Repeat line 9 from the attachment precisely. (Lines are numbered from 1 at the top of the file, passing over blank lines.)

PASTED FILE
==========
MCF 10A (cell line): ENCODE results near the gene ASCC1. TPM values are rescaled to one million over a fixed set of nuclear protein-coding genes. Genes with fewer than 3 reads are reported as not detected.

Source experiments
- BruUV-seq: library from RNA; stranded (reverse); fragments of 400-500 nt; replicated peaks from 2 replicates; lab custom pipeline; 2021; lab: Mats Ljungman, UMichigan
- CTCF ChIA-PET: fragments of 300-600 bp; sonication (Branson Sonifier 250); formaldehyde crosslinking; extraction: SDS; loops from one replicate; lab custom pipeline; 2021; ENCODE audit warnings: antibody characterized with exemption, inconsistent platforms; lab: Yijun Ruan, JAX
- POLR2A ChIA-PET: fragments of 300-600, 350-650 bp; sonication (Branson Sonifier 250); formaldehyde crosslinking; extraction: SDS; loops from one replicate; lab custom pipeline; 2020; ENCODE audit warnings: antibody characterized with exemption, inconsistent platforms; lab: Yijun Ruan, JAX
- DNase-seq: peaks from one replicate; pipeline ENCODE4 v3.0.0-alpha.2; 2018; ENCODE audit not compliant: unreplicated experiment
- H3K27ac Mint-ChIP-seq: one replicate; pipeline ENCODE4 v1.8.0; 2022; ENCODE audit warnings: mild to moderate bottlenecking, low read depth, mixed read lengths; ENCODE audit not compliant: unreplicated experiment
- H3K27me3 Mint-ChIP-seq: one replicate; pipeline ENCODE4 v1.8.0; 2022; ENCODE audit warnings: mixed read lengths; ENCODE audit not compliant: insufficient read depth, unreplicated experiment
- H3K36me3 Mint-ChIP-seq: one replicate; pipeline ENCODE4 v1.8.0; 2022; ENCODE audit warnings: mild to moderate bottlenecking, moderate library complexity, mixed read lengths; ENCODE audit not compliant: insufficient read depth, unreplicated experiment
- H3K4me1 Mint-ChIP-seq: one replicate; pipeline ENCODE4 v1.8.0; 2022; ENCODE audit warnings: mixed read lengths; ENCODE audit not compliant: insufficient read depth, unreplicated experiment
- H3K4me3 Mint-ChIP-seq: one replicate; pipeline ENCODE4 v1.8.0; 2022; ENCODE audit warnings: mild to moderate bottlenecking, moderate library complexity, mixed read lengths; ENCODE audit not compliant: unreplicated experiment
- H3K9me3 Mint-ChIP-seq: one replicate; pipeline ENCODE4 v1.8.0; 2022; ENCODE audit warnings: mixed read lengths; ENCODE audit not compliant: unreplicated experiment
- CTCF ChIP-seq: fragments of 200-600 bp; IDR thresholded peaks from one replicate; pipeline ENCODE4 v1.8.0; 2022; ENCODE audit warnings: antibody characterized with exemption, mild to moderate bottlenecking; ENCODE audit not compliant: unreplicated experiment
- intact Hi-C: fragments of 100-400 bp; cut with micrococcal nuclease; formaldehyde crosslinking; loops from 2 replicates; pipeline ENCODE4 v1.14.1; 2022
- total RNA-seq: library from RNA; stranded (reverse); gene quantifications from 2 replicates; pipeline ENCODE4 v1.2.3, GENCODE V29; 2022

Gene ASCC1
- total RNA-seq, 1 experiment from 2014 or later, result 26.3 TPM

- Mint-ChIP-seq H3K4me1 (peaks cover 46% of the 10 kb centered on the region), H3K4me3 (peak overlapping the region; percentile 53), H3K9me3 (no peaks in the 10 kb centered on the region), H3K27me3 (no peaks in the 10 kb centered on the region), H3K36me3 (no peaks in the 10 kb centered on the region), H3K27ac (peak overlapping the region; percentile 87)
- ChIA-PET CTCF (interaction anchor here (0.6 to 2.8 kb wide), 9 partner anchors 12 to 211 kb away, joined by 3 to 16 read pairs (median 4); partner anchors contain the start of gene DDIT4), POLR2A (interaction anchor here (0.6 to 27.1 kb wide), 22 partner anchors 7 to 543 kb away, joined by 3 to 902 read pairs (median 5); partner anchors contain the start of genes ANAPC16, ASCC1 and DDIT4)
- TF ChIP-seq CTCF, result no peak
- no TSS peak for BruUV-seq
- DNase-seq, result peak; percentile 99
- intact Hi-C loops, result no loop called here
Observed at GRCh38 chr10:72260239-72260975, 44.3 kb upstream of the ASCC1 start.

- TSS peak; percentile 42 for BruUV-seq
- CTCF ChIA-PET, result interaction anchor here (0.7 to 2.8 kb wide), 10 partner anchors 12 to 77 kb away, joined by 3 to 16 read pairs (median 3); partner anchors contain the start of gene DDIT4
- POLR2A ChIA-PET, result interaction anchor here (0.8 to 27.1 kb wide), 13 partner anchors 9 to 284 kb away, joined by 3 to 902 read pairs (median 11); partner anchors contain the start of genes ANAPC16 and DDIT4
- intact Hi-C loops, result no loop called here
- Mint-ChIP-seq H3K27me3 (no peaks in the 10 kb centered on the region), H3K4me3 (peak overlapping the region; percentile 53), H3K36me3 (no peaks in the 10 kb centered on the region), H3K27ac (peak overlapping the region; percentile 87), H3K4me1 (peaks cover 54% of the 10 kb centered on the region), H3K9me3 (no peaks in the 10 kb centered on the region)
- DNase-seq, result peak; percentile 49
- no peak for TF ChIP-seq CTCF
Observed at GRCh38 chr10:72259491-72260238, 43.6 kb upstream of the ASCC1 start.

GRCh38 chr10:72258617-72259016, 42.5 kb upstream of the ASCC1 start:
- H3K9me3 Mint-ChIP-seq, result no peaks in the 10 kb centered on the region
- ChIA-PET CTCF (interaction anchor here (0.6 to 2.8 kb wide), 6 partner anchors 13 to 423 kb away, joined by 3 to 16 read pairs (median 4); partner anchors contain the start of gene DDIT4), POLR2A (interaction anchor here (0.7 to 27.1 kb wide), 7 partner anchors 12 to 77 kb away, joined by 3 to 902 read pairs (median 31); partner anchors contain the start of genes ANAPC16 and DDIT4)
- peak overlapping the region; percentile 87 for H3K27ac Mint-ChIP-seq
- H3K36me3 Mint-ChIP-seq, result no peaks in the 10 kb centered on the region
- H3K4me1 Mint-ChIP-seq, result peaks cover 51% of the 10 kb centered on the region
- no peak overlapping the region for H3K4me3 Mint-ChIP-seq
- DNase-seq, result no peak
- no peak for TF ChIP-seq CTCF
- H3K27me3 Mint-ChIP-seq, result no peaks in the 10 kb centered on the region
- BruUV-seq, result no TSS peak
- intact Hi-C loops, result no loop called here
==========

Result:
- H3K36me3 Mint-ChIP-seq: one replicate; pipeline ENCODE4 v1.8.0; 2022; ENCODE audit warnings: mild to moderate bottlenecking, moderate library complexity, mixed read lengths; ENCODE audit not compliant: insufficient read depth, unreplicated experiment